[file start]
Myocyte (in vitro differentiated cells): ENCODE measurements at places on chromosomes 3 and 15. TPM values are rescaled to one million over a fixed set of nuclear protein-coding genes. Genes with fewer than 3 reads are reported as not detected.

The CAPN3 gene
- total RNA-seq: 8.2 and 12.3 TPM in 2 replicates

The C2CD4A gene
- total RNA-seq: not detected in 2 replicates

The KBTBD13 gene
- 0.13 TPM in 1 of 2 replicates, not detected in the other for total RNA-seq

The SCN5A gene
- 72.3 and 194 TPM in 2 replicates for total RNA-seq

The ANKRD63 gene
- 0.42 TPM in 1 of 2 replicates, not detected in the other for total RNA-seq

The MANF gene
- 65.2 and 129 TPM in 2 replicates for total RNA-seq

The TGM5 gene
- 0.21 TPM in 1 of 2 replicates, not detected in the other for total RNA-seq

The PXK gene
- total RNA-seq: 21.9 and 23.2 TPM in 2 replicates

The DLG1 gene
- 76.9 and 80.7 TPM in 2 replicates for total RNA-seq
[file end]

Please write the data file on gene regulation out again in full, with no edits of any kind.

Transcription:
Myocyte (in vitro differentiated cells): ENCODE measurements at places on chromosomes 3 and 15. TPM values are rescaled to one million over a fixed set of nuclear protein-coding genes. Genes with fewer than 3 reads are reported as not detected.

The CAPN3 gene
- total RNA-seq: 8.2 and 12.3 TPM in 2 replicates

The C2CD4A gene
- total RNA-seq: not detected in 2 replicates

The KBTBD13 gene
- 0.13 TPM in 1 of 2 replicates, not detected in the other for total RNA-seq

The SCN5A gene
- 72.3 and 194 TPM in 2 replicates for total RNA-seq

The ANKRD63 gene
- 0.42 TPM in 1 of 2 replicates, not detected in the other for total RNA-seq

The MANF gene
- 65.2 and 129 TPM in 2 replicates for total RNA-seq

The TGM5 gene
- 0.21 TPM in 1 of 2 replicates, not detected in the other for total RNA-seq

The PXK gene
- total RNA-seq: 21.9 and 23.2 TPM in 2 replicates

The DLG1 gene
- 76.9 and 80.7 TPM in 2 replicates for total RNA-seq